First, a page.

The United Nations system in Bolivia (UN Bolivia) announced yesterday, following a visit by former President Jeanine Áñez to Miraflores prison, that prison authorities “must implement strategies to prevent and prevent self-harm and suicide” in order to protect lives.
UN-Bolivia arrived in prison in accordance with its mandate to protect those deprived of liberty and revealed that Áñez was injured.
Government Minister Eduardo del Castillo reported on Saturday that Áñez had injured his arms.
At her meeting with the UN, the ex-president said she felt physically weak and emotionally deeply affected. Áñez has been detained for five months on the alleged coup.
The commission reported that while measures such as allowing a family member to be escorted at night are in place, “international standards show that prison authorities must implement comprehensive strategies against suicide”.
The United Nations recalled that mental health must be addressed specifically and with a gender perspective. The psychiatric assessment must be carried out with the consent and with independent experts.
The UN recommendation came after strong calls from activists, lawmakers and family members for an international body to review Áñez’s physical and emotional health as MPs or the President of the Permanent Assembly of Human Rights, Amparo Carvajal, moved in on Saturday.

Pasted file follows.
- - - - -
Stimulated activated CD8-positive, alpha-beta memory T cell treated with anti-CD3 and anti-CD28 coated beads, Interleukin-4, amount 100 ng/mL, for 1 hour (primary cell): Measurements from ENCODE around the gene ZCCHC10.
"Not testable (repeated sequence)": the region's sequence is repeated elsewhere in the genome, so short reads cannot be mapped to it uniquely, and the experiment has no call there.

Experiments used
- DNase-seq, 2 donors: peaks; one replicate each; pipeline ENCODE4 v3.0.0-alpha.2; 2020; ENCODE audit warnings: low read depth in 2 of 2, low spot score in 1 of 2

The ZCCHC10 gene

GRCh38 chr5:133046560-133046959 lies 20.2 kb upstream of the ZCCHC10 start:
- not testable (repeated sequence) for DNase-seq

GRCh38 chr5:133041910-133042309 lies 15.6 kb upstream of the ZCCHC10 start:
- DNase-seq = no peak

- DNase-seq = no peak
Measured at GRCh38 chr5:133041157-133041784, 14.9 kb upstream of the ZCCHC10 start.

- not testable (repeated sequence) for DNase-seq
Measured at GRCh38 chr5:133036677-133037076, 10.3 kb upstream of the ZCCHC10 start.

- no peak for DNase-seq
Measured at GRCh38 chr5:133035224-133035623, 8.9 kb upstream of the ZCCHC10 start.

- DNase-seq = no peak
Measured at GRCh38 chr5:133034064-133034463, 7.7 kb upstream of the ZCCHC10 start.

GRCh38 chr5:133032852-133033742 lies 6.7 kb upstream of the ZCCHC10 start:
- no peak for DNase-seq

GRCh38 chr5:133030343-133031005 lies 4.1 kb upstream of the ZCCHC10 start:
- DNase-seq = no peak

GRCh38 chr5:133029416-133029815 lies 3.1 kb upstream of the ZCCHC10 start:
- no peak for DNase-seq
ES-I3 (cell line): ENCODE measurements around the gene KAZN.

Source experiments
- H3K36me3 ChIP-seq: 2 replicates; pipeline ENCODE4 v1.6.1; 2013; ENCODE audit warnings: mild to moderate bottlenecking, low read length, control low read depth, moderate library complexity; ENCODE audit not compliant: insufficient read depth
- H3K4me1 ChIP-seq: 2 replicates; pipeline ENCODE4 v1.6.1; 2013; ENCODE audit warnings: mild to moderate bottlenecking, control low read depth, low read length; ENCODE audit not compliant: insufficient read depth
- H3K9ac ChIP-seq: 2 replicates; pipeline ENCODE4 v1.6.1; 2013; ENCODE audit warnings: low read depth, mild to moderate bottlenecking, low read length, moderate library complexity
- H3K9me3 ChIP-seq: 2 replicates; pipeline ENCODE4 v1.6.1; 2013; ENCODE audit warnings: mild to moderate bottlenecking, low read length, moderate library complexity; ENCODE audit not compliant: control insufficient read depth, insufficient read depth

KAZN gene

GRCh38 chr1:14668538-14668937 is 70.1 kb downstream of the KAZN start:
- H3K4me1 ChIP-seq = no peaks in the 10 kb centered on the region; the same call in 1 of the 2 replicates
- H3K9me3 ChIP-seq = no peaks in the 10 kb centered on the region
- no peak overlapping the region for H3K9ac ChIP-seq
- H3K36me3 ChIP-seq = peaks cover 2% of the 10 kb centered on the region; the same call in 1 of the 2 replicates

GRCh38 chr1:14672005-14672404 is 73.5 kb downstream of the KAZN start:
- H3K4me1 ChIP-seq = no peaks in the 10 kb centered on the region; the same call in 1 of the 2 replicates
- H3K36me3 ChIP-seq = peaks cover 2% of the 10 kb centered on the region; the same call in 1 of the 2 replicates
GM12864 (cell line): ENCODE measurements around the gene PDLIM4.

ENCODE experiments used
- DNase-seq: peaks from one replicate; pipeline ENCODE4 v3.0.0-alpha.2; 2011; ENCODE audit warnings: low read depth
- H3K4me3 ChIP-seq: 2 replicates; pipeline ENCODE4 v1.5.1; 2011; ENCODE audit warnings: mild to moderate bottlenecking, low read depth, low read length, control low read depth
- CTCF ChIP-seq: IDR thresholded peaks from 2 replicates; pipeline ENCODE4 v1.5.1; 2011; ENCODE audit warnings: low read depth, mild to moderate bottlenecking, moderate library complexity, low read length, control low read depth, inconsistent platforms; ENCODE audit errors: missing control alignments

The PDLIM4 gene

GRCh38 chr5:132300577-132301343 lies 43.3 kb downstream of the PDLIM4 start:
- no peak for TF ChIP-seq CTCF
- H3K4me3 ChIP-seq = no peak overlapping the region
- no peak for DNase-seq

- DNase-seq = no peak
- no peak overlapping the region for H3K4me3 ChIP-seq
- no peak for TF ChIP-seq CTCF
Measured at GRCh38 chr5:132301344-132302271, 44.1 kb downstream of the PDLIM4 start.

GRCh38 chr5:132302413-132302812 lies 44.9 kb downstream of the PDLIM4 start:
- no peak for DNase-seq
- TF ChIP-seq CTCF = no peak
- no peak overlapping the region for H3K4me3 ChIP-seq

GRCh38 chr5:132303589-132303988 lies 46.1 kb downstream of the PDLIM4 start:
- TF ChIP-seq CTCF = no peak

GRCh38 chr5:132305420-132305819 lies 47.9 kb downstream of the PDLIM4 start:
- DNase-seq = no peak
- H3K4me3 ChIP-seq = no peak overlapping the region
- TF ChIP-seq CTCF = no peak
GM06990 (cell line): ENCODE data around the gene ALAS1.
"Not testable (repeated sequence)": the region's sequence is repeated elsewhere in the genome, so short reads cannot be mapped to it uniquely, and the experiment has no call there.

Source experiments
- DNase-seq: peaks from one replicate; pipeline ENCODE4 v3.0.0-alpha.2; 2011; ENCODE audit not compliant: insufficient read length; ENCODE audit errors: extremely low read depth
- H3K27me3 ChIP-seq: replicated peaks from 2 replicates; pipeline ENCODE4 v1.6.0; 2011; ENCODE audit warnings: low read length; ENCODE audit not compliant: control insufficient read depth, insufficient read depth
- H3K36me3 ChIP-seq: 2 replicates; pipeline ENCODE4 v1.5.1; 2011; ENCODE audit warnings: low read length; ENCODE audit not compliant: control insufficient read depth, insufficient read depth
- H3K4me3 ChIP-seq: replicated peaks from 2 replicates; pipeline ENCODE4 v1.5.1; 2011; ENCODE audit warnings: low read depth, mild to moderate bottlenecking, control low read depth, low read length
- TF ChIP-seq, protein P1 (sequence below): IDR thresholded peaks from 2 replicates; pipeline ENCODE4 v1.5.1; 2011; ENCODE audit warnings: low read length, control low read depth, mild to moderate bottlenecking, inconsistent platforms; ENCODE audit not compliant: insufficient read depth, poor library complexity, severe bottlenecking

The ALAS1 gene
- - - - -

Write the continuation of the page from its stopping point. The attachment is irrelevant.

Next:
The representative of the National Committee for the Defense of Democracy (Conade), Manuel Morales, said Áñez had been violated in at least six of his rights.
“She must not be deprived of her other rights such as visits, good nutrition, expression of opinion, communication with her lawyer and her relatives,” she said.
Authorities such as MPs and human rights defenders can visit them. “The isolation she faces violates her rights and denies her humanitarian treatment, such as being released from prison against her will,” he said.
Vigils were recorded yesterday for Áñez and the political prisoners in Cochabamba and Santa Cruz prisons.
VERSION OF THE PENALTY REGIME
The prison director, Juan Carlos Limpias, reported that former President Áñez is in stable health but needs to recover emotionally.
He said that “the protection of life is paramount” and “we reject the statements of former authorities who do not listen to everything we do.”
A relative was also allowed to stay the night with Áñez until he recovered.